I traveled to Chicago to be with my son and daughter-in-law to await the birth of their first child. Ok, so maybe I was a little over anxious…like I was afraid if Katie went into labor it would take me too long to get a flight from Orlando to Chicago to be there in time for Maya’s arrival. I did get that part right. A few contractions and five pushes later, that baby was out cocooning with her Mom and Dad. But…prior to her red carpet entrance, there was the waiting. I was 8 days early. I’m never early for anything. I took up residence at a Best Western in Evanston, Illinois. Every day I would go to the front desk saying, “I think I need one more day”. The front desk clerks and breakfast room staff became fast friends, exclaiming, “That baby’s not here yet?! All in God’s time, honey.”
God’s time-frame gave me an unexpected gift…time with my son and daughter-in-law. David’s career obligations, geographical distance, and impending fatherhood, hasn’t left him extra time for connecting with his Mom. We are alike in our love of play. And play we were able to do this week of waiting for Maya. A soft, powdery snow descended on Chicago the day of my arrival. Living in Florida all my life, this climate change was novel for me. We spent hours hiking (or really crunching) on snow-covered trails; we walked on Lake Michigan, the ice was so compact. (“See David, I always said you walked on water”, I teased my son.)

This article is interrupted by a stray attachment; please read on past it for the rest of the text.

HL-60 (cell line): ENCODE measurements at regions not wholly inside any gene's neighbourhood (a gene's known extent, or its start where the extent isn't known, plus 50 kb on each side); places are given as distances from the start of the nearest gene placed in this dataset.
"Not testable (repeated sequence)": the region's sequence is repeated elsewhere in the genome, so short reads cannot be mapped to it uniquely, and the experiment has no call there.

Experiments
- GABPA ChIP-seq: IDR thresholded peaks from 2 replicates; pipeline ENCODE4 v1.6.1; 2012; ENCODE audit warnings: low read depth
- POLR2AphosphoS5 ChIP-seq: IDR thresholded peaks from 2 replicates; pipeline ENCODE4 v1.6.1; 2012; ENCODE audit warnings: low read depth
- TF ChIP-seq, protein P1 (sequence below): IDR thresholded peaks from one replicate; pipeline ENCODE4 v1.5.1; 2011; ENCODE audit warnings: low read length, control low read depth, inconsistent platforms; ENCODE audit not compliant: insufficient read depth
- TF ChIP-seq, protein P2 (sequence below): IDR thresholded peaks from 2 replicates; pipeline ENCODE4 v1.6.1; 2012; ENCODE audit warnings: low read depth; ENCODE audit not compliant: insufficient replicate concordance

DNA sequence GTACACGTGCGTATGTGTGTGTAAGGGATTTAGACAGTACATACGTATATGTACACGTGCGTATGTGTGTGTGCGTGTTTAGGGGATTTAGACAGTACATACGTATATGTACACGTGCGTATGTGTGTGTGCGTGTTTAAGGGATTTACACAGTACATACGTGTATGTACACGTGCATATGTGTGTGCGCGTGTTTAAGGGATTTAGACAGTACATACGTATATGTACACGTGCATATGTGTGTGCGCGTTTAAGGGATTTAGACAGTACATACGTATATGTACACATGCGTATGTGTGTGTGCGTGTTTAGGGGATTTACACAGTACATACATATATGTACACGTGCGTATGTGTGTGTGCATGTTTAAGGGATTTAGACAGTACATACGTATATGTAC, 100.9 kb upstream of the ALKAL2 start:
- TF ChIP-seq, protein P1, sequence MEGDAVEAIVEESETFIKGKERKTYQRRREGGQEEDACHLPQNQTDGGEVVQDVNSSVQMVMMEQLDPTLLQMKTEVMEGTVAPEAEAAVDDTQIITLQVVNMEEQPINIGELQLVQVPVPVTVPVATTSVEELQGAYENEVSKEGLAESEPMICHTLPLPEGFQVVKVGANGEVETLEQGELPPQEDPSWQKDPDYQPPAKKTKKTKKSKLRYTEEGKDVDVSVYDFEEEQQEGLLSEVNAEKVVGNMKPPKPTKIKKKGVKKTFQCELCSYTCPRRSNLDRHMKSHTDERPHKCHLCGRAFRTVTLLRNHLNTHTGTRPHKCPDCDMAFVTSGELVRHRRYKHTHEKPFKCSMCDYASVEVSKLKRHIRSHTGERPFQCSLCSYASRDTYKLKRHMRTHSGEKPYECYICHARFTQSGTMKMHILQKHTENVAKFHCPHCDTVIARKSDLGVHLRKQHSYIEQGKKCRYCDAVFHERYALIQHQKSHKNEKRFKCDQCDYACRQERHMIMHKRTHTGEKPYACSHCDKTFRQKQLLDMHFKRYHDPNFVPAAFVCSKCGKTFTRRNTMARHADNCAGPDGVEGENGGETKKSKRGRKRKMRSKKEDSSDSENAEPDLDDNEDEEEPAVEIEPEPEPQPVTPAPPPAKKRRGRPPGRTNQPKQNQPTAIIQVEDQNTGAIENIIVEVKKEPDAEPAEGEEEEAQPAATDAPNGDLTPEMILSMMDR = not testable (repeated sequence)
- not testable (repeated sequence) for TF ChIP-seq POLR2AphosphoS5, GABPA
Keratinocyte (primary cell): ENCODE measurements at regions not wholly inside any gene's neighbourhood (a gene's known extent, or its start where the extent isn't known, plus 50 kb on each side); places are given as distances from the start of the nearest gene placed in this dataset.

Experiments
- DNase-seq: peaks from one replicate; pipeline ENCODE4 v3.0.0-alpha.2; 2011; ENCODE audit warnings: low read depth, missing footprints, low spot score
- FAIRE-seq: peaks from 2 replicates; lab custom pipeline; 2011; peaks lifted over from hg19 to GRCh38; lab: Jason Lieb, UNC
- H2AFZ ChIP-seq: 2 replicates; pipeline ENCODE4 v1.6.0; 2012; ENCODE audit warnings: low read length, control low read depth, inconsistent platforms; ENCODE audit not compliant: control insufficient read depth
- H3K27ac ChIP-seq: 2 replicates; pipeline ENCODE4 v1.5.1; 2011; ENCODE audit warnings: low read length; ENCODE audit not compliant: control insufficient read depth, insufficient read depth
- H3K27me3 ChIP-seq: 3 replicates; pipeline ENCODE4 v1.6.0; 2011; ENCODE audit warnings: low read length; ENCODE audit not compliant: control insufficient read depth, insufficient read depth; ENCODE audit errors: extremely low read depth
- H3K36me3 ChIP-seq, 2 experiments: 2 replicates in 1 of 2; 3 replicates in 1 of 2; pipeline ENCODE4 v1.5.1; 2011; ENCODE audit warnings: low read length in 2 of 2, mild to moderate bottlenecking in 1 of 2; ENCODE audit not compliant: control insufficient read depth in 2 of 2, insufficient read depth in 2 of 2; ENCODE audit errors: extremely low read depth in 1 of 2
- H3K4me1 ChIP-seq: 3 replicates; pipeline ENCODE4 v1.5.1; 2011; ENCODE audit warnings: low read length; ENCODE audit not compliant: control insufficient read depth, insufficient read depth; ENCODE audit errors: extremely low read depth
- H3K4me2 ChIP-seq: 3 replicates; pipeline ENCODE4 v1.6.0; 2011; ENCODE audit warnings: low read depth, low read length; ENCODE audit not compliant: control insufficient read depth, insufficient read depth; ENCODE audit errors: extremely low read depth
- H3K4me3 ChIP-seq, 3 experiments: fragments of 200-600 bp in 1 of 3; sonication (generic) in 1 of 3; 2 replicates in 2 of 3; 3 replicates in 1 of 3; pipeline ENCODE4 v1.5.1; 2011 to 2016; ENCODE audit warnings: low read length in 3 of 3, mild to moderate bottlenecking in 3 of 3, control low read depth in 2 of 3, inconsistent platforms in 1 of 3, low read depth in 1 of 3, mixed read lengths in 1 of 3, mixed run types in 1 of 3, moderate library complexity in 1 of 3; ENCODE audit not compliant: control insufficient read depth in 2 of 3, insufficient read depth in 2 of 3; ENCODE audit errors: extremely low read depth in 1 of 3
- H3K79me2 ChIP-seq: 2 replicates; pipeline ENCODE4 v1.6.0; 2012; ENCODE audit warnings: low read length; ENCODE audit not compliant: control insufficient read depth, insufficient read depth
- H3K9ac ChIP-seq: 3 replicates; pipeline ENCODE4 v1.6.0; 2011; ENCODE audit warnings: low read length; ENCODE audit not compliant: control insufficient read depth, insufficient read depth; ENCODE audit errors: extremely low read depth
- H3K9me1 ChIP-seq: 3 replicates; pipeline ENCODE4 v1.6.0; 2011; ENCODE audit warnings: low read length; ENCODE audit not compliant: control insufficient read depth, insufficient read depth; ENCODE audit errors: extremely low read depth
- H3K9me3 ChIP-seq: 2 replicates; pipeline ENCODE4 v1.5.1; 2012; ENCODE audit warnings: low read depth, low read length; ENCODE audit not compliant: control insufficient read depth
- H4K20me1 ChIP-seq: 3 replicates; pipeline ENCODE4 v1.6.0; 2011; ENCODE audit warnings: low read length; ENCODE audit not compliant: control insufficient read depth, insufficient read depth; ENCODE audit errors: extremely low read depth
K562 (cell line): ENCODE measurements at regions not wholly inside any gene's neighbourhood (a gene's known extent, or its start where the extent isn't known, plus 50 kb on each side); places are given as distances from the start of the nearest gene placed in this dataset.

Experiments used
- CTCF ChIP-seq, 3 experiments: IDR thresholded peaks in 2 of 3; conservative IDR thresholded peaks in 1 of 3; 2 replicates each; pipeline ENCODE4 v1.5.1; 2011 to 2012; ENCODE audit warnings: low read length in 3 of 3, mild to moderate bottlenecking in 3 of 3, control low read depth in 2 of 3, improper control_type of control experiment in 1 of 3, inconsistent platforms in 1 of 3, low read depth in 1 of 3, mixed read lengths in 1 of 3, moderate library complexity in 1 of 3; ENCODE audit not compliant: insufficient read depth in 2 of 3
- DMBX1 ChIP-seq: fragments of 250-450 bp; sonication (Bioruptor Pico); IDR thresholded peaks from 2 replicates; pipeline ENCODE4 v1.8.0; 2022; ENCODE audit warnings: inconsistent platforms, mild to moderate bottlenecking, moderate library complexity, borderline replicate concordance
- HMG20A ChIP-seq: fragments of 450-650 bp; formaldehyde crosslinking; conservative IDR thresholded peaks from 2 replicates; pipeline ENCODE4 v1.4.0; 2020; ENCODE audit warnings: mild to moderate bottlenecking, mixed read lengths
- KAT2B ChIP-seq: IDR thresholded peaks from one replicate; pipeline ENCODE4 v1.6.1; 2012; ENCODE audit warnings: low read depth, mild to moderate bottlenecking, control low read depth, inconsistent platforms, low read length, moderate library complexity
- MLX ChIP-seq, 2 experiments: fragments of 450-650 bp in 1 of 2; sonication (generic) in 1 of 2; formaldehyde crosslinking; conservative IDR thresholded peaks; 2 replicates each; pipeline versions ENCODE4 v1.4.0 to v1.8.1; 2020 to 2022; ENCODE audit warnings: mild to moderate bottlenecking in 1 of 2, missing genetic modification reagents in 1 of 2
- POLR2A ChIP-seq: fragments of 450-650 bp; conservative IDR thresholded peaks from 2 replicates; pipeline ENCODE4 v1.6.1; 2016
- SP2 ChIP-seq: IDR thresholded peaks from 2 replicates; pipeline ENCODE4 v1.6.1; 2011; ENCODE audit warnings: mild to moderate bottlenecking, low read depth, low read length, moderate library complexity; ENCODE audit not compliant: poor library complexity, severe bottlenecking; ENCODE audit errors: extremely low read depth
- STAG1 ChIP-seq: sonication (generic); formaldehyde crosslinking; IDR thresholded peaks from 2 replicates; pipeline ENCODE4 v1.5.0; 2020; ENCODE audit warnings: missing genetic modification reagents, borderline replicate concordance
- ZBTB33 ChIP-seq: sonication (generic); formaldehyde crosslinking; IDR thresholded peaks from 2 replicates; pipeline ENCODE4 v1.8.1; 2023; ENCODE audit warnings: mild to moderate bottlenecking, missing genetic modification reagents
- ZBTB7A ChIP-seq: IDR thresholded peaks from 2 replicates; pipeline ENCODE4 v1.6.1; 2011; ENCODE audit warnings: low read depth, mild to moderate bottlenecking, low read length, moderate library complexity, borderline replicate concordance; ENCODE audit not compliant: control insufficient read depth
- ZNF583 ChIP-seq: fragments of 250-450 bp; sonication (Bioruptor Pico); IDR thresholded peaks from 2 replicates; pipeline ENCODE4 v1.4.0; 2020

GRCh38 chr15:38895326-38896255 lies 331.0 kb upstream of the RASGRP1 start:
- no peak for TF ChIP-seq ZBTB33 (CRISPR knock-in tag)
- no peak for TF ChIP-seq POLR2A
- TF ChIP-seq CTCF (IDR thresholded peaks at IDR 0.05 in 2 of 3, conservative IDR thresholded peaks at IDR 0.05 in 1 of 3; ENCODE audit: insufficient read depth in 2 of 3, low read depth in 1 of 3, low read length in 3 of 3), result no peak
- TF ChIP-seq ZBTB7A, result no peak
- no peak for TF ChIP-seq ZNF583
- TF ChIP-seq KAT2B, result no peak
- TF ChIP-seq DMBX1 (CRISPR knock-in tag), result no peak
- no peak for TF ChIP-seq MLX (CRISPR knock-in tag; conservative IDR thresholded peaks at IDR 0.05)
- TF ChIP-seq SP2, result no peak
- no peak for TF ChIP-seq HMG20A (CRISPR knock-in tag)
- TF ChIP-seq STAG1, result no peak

Not accustomed to sitting still, this week permitted me to do just that. My daughter-in-law, nestled into her sofa, knitted her way through countless mini-contractions as we watched old movies and reality television shows.
Maya (named that after a strong female character in one of the movies we watched) arrived on January 20th at 12:30 in the afternoon much to the delight of multiple grandparents and many friends. I wasn’t able to stay much longer after her birth. I anticipate many visits in the years to come. But I’m profoundly grateful God’s time-frame allowed me to spend this precious time with my kids as they perched on the precipice of parenthood, a time that will never be again.